Ray Galton

Raymond Percy Galton OBE (17 July 1930 – 5 October 2018) was an English radio and television scriptwriter, best known for the Galton and Simpson comedy writing partnership with Alan Simpson. Together they devised and wrote 1950s and 60s BBC sitcoms including Hancock's Half Hour (1954–1961), the first two series' of Comedy Playhouse (1961–1963), and Steptoe and Son (1962–1974).

Ray Galton

Galton in 1964
Galton in 1964
BornRaymond Percy Galton
(1930-07-17)17 July 1930
Paddington, London, England
Died5 October 2018(2018-10-05) (aged 88)
Paddington, London, England
OccupationScriptwriter
NationalityBritish
Period1954–1997
GenreTelevision
Notable worksHancock's Half Hour, Hancock (1954–1961)
Comedy Playhouse (1961–63, 1974)
Steptoe and Son (1962–74)
Get Well Soon (1997).
SpouseTonia Phillips (1956–95, her death)[1]

Early lifeEdit

Galton was born in Paddington, West London, and after leaving school he worked for the Transport and General Workers Union. He contracted tuberculosis aged 18 in 1948 and was admitted to Milford Sanatorium near Godalming in Surrey, where he met fellow patient Alan Simpson.[2][3][4]

Galton and SimpsonEdit

Later careerEdit

Alan Simpson retired from scriptwriting in 1978 to concentrate on his business interests. Galton then often worked with Johnny Speight on scripts, including Spooner's Patch (1979–1982) about a corrupt police station. He also wrote scripts for sitcoms produced in Germany and Scandinavia. He co-wrote the ITV series Room at the Bottom (1986–1988) about television executives. His last sitcom was Get Well Soon in 1997 which he co-created with John Antrobus and which was based on his own experiences in a sanatorium. In October 2005, Galton and Antrobus premiered their play Steptoe and Son in Murder at Oil Drum Lane at the Theatre Royal, York. The play was set in the present day and related the events that led to Harold killing his father, and their eventual meeting thirty years later (Albert appearing as a ghost).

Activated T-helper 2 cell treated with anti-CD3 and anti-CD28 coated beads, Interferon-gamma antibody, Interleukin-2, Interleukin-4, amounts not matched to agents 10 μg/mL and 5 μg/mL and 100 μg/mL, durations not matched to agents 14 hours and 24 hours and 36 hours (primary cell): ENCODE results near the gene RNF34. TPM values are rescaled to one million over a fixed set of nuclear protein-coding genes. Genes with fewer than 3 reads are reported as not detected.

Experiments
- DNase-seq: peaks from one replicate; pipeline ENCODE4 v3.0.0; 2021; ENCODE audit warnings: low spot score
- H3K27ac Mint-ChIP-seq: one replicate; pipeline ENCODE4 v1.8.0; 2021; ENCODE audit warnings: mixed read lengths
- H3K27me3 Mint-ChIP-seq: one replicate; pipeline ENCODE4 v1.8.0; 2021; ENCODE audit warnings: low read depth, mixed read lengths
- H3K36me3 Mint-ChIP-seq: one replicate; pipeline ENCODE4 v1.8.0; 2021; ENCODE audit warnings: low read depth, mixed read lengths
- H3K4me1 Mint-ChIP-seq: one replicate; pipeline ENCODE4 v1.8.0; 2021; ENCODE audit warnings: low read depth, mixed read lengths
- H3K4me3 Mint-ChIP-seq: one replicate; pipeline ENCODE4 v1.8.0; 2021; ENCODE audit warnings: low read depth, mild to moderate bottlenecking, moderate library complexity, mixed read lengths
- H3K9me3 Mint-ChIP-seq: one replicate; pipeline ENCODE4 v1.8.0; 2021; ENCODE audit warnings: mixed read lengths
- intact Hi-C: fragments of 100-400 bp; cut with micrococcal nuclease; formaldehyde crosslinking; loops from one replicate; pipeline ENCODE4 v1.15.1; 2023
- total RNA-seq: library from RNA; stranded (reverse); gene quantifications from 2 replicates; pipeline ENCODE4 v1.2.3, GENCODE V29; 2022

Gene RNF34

Honours and awardsEdit

Galton won two BAFTA awards among many others such as a British Comedy Award. He accepted an OBE in 2000 and he and Simpson received a BAFTA Fellowship on 8 May 2016.[5]

Personal life and deathEdit

Galton married Tonia Phillips in 1956, and they had three children; she died from cancer in 1995.[1] He died on 5 October 2018. Galton's family said he died in his sleep at a family home after a long period suffering from dementia.[6]

ReferencesEdit

  1. ^ a b Barker, Dennis (7 October 2018). "Ray Galton Obituary". The Guardian. Retrieved 30 April 2020.
  2. ^ "How We Met: Ray Galton & Alan Simpson". Independent.co.uk. Retrieved 6 October 2018.
  3. ^ "GALTON AND SIMPSON: GRUMPY OLD MEN?". Independent.co.uk. Retrieved 6 October 2018.
  4. ^ "Ray Galton and Alan Simpson interview: There never was a Golden Age of TV". Telegraph.co.uk. 5 May 2016. Retrieved 6 October 2018.
  5. ^ "Ray Galton & Alan Simpson - BAFTA Fellowship in 2016". Bafta.org. Retrieved 6 October 2018.
  6. ^ "Groundbreaking sitcom writer Ray Galton dies". News.sky.com. Retrieved 6 October 2018.

External linksEdit